There’s cresting Quandary Peak, oh mountain
of the human condition. There’s Mt. of the Holy Cross
roped in rain and fog so thick we missed
the glacial cross Longfellow’s sonnet made famous
for a slim generation’s attention span. There’s
summiting Mt. Elbert when Deb was pregnant,
our daughter earning her first peak in utero,
or was it months before when part of us crossed
over to her? Those times I rose above
some other worldly body. I stood at the edge,
still do, my breath fast and shallow,
nose pressed against the thin scrim
that gives a little and thus gives nothing,
oh scrim between the known and not,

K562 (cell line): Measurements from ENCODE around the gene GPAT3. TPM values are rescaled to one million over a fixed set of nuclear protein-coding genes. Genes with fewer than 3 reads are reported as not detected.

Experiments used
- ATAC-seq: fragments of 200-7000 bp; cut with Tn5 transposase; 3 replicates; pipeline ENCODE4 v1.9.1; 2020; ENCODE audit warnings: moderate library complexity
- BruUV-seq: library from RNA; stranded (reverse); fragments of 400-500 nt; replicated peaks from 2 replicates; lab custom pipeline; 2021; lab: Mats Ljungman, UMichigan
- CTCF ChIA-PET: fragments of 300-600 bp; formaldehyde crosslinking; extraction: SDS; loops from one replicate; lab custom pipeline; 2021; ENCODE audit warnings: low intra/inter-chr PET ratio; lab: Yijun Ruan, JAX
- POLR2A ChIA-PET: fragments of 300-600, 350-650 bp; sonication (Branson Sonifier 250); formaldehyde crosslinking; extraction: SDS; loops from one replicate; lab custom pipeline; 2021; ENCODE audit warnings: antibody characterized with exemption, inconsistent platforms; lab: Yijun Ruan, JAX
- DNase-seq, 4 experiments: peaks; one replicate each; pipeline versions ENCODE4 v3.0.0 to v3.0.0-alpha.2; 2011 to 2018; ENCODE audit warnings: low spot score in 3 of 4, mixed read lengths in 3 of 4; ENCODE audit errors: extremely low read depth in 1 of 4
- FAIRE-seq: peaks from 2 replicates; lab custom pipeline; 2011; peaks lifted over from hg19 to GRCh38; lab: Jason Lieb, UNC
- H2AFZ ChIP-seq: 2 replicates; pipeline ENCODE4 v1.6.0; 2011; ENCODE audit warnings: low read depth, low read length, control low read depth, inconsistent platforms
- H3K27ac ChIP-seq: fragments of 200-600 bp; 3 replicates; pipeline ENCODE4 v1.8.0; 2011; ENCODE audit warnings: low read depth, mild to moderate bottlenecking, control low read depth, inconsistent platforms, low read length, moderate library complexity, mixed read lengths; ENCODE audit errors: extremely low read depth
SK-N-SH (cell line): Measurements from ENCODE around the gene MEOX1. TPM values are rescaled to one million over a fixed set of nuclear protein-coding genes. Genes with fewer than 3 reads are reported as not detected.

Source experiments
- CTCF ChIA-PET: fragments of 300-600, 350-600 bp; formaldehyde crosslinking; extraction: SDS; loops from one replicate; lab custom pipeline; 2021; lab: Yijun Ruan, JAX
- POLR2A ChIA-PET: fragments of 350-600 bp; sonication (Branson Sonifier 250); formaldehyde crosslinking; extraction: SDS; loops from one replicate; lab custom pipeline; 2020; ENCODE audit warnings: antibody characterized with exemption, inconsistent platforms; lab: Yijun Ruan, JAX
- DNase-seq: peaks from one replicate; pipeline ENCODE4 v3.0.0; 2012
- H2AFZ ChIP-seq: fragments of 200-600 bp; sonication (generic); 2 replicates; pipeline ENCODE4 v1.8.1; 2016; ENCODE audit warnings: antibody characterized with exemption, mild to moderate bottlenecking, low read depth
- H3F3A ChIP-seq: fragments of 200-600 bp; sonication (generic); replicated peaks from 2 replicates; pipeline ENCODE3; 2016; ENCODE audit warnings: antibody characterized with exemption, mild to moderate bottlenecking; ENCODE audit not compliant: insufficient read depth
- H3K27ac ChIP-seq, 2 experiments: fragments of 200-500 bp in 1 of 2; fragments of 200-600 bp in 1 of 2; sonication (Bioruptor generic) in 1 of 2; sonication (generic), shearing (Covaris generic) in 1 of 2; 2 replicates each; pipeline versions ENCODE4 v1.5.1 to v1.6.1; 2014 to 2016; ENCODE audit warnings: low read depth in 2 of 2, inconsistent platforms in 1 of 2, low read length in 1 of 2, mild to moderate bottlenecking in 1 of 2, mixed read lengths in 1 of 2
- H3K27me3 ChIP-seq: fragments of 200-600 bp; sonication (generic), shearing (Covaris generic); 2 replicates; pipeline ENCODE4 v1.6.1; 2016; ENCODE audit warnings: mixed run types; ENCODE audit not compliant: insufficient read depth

oh lousy metaphor for death –
this a problem and the beauty we inhabit,
or do I mean embody?
Look, he hung there, my brother, beak-stuck
and sun-stroked, begging one more chance,
anthem of those who sigh Oh way too often.
He’d nearly crossed over but to what?
Plucked free, he feasted on sugar water,
iridescent electric trembling, pilgrim and homeboy.
And what of his crested moments?
There’s trumpet flower till its red throat wilts silent.
There’s monkshood before it folds to seeds’ reprieve —–
how these things we love add up, oh tweedle dee,
as they count down.